Publications 2018

Here is a selection of studies published by current and former members of the ICLA Research Committee on Literary Theory in 2018:

Raphaël Baroni (co-ed. w. Anaïs Goudmand), Les avatars du chapitre en bande dessinée (= Cahiers de narratologie 34);

Vladimir Biti, Attached to Dispossession: Sacrificial Narratives in Post-imperial Europe (Leiden: Brill);

Ersu Ding, “Poetic Logic and sensus communis,” Semiotica 225: 447–55;

Anne Duprat (co-ed. w. Marc Hersant and Luc Ruiz), Romanesques noirs (1750–1850) (= Romanesques 10);

Divya Dwivedi (co-ed. w. Henrik Skov Nielsen and Richard Walsh), Narratology and Ideology: Negotiating Context, Form, and Theory in Postcolonial Narratives (Columbus: The Ohio State UP);

Angela Esterhammer, “The 1820s and Beyond,” inThe Oxford Handbook of British Romanticism, ed. David Duff (Oxford: Oxford UP), 74–88;

Jernej Habjan, “Rancière’s Lesson: October ’17, May ’68, October ’17,” CR: The New Centennial Review 18.3: 53–72;

Péter Hajdu, “The Collective in the Hungarian Narrative Tradition and Narrative Studies,” Neohelicon 45.2: 431–43;

Hermann Herlinghaus (ed.), The Pharmakon: Concept Figure, Image of Transgression, Poetic Practice (Heidelberg: Universitätsverlag Winter);

Eva Horn, The Future as Catastrophe: Imagining Disaster in the Modern Age, trans. Valentine Pakis (New York: Columbia UP);

Marko Juvan, “The Poetic Sacrifice: Cultural Saints and Literary Nation Building,” Frontiers of Narrative Studies 4.1: 158–65;

György C. Kálmán (w. András Kappanyos), “Avant-Garde Studies in the Institute for Literary Studies of the Hungarian Academy of Sciences,” in Local Contexts / International Networks: Avant-Garde Journals in East-Central Europe, ed. Gábor Dobó and Merse Pál Szeredi (Budapest: Petőfi Literary Museum; Kassák Museum; Kassák Foundation), 183–87;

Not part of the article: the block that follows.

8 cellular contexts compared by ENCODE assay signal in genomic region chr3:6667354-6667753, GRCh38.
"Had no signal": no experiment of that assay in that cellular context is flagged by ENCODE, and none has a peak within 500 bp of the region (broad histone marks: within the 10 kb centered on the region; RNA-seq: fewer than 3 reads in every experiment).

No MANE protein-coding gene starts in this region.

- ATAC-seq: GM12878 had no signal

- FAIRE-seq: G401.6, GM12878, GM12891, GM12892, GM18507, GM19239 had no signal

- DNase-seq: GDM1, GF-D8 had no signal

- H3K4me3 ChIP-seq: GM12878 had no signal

Svend Erik Larsen, “Interdisciplinarity, History and Cultural Encounters,” European Review 26.2: 354–68;

Joep Leerssen (ed.), Encyclopedia of Romantic Nationalism in Europe (Amsterdam: Amsterdam UP);

Călin-Andrei Mihăilescu and Takayuki Yokota-Murakami, Policing Literary Theory (Leiden: Brill);

Kyohei Norimatsu, “Explosion as National Identity: The Influence of Yuri Lotman on Russian Postmodernist Theory,” in World Literature and Japanese Literature in the Era of Globalization, ed. Mitsuyoshi Numano (Tokyo: The University of Tokyo), 131–48;

Sowon S. Park, “Scriptworlds,” in The Cambridge Companion to World Literature, ed. Ben Etherington and Jarad Zimbler (Cambridge: Cambridge UP), 100–15;

Ruth Ronen, Lacan with the Philosophers, trans. Michal Sapir (Toronto: U of Toronto P);

Monika Schmitz-Emans, Wendebücher—Spiegelbücher: über Kodexarchitekturen in der Buchliteratur (Berlin: Christian A. Bachmann Verlag);

Robert Stockhammer,  “Welt, je schon übersetzt,” in Wörter aus der Fremde: Begriffsgeschichte als Übersetzungsgeschichte, ed. Falko Schmieder and Georg Töpfer (Berlin: Kadmos), 272–76;

Galin Tihanov, “Ferrying a Thinker Across Time and Language: Bakhtin, Translation, World Literature,” Modern Languages Open 1;

Dominique Vaugeois (co-ed. w. Sylvain Dreyer), La critique d’art à l’écran : les arts plastiques (Villeneuve-d’Ascq: Presses Universitaires du Septentrion);

Takayuki Yokota-Murakami, Mother-Tongue in Modern Japanese Literature and Criticism: Toward a New Polylingual Poetics (London: Palgrave Macmillan);

Stefan Willer, “Die Welt als Erbe. Zur Problematik von ‘World Heritage’,” in Erbe_n, ed. Burkhard Pöttler and Lisa Erlenbusch (Weitra: Bibliothek der Provinz), 281–92;

Robert J. C. Young (co-ed. w. Jean Khalfa), Alienation and Freedom (London: Bloomsbury);

John Zilcosky, “The Times in Which We Live: Freud’s The Uncanny, World War I, and the Trauma of Contagion,” Psychoanalysis and History 20.2: 165–90.



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